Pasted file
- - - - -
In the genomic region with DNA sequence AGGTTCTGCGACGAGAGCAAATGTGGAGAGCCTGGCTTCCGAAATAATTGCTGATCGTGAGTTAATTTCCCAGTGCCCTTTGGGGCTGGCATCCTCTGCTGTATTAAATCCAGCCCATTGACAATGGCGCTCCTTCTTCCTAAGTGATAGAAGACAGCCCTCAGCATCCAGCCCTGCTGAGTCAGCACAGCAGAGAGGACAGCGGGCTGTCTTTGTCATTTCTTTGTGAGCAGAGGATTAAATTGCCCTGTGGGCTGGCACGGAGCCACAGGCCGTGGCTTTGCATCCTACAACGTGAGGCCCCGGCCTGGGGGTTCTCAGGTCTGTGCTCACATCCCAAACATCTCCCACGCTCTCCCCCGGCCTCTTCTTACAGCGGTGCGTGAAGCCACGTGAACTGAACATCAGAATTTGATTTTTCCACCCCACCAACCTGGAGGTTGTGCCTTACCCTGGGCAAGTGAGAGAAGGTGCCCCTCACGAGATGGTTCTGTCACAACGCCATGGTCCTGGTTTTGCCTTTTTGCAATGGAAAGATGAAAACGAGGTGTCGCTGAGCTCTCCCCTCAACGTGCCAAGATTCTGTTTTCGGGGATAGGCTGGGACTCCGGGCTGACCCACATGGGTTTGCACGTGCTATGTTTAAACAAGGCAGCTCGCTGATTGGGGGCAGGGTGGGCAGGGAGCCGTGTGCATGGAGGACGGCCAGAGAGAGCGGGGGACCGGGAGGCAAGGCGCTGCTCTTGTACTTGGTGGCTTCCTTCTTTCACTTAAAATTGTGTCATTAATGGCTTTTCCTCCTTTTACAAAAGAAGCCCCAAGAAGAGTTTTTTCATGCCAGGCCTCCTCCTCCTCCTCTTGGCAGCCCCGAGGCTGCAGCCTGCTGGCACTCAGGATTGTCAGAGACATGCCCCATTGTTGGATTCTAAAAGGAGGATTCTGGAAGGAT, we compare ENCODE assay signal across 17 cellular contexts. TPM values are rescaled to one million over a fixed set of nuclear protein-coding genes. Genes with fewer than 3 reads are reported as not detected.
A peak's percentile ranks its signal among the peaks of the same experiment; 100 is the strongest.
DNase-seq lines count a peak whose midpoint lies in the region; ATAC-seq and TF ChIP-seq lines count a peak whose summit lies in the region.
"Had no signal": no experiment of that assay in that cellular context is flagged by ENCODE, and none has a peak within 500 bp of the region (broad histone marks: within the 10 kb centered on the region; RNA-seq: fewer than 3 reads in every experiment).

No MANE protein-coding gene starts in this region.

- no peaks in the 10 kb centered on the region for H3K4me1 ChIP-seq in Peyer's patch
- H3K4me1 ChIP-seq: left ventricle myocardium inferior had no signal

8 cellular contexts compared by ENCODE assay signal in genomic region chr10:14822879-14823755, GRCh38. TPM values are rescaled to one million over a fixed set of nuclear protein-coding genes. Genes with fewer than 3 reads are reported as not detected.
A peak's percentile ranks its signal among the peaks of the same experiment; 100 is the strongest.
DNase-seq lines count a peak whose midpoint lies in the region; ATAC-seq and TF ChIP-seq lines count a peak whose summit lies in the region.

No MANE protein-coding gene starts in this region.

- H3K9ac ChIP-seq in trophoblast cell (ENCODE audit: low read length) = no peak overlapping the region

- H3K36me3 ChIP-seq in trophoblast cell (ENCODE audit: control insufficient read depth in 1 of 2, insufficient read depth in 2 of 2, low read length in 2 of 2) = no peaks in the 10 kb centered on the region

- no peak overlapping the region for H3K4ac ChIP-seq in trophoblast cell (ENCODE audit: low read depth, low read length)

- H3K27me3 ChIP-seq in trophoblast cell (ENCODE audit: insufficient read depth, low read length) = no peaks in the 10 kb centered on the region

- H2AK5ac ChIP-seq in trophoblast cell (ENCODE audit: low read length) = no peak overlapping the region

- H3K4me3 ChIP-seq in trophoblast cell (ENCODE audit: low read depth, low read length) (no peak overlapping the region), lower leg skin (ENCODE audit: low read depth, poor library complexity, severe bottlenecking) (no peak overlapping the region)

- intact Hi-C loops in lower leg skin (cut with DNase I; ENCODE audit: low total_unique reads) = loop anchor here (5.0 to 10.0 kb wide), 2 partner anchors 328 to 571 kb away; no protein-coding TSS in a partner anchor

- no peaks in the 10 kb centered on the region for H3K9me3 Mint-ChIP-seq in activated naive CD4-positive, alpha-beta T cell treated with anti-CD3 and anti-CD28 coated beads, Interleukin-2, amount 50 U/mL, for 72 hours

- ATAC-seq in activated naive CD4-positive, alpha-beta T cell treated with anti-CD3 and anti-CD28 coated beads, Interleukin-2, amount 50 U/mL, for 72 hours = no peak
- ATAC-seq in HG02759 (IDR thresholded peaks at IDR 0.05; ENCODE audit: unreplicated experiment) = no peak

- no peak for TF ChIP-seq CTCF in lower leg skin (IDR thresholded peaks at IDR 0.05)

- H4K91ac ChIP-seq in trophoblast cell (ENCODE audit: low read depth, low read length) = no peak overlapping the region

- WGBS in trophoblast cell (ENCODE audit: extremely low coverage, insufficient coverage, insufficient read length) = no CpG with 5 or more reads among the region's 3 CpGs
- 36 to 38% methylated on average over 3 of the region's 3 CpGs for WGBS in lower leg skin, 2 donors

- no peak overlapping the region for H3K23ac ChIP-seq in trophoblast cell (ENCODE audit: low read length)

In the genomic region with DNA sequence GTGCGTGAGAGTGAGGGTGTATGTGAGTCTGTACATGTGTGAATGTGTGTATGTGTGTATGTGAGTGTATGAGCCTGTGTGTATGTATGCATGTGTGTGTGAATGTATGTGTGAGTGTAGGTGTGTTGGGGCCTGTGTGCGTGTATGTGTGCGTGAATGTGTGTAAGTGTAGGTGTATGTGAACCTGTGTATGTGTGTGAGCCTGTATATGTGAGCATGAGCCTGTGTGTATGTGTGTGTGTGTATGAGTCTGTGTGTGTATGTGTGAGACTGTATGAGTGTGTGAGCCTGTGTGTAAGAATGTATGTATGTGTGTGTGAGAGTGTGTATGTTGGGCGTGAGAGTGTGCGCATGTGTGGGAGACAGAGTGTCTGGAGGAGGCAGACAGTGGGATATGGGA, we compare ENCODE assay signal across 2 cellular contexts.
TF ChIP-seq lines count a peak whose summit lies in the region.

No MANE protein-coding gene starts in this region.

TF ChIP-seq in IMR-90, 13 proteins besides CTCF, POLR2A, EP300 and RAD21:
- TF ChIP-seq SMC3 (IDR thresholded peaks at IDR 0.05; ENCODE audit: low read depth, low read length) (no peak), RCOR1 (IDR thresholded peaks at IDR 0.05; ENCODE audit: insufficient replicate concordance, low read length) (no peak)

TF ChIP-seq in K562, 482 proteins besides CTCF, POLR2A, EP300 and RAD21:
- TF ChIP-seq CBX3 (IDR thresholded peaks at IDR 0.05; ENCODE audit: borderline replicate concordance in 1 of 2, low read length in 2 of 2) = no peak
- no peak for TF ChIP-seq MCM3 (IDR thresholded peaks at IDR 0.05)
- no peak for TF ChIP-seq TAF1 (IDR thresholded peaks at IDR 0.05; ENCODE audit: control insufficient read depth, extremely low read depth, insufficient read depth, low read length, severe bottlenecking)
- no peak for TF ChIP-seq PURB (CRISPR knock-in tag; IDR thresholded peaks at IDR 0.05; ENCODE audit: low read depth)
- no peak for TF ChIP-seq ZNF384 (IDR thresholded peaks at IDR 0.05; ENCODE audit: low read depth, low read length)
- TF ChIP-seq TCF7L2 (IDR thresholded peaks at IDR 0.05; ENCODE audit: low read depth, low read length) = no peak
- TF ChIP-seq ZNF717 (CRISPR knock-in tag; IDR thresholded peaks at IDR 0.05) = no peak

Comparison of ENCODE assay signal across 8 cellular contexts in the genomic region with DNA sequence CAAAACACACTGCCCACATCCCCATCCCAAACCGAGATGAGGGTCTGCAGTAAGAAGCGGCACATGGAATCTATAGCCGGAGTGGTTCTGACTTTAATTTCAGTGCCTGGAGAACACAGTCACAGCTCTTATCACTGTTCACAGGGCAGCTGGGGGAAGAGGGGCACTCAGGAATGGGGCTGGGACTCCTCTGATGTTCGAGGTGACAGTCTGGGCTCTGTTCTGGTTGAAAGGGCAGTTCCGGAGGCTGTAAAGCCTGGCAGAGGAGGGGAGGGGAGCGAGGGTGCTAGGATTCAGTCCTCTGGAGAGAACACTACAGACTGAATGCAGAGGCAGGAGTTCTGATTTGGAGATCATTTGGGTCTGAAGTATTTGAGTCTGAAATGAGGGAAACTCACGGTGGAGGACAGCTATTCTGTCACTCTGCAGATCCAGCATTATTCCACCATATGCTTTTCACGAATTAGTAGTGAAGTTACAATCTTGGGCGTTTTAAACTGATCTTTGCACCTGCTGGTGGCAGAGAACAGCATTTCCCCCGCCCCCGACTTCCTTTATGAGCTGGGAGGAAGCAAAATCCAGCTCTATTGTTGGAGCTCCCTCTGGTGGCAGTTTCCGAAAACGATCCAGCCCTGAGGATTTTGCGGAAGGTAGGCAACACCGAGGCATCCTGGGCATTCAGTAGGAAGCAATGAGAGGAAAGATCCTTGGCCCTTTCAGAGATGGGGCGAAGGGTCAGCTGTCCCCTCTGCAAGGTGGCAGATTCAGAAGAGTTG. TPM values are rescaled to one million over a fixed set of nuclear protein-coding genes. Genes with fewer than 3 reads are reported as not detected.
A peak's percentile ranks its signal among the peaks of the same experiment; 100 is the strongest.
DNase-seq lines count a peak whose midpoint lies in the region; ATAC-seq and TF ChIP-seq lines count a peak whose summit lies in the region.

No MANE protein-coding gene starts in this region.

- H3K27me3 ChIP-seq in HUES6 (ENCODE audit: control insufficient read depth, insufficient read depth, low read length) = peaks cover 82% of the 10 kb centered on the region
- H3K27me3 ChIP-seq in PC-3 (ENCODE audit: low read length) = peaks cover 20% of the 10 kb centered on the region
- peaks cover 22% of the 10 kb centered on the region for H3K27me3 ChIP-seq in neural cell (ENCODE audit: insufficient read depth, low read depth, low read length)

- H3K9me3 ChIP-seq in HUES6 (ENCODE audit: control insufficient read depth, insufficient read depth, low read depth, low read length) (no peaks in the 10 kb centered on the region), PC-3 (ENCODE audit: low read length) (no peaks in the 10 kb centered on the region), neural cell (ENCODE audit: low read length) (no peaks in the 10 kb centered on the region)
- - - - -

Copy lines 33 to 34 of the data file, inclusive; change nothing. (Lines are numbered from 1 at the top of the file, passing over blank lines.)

- TF ChIP-seq CBX3 (IDR thresholded peaks at IDR 0.05; ENCODE audit: borderline replicate concordance in 1 of 2, low read length in 2 of 2) = no peak
- no peak for TF ChIP-seq MCM3 (IDR thresholded peaks at IDR 0.05)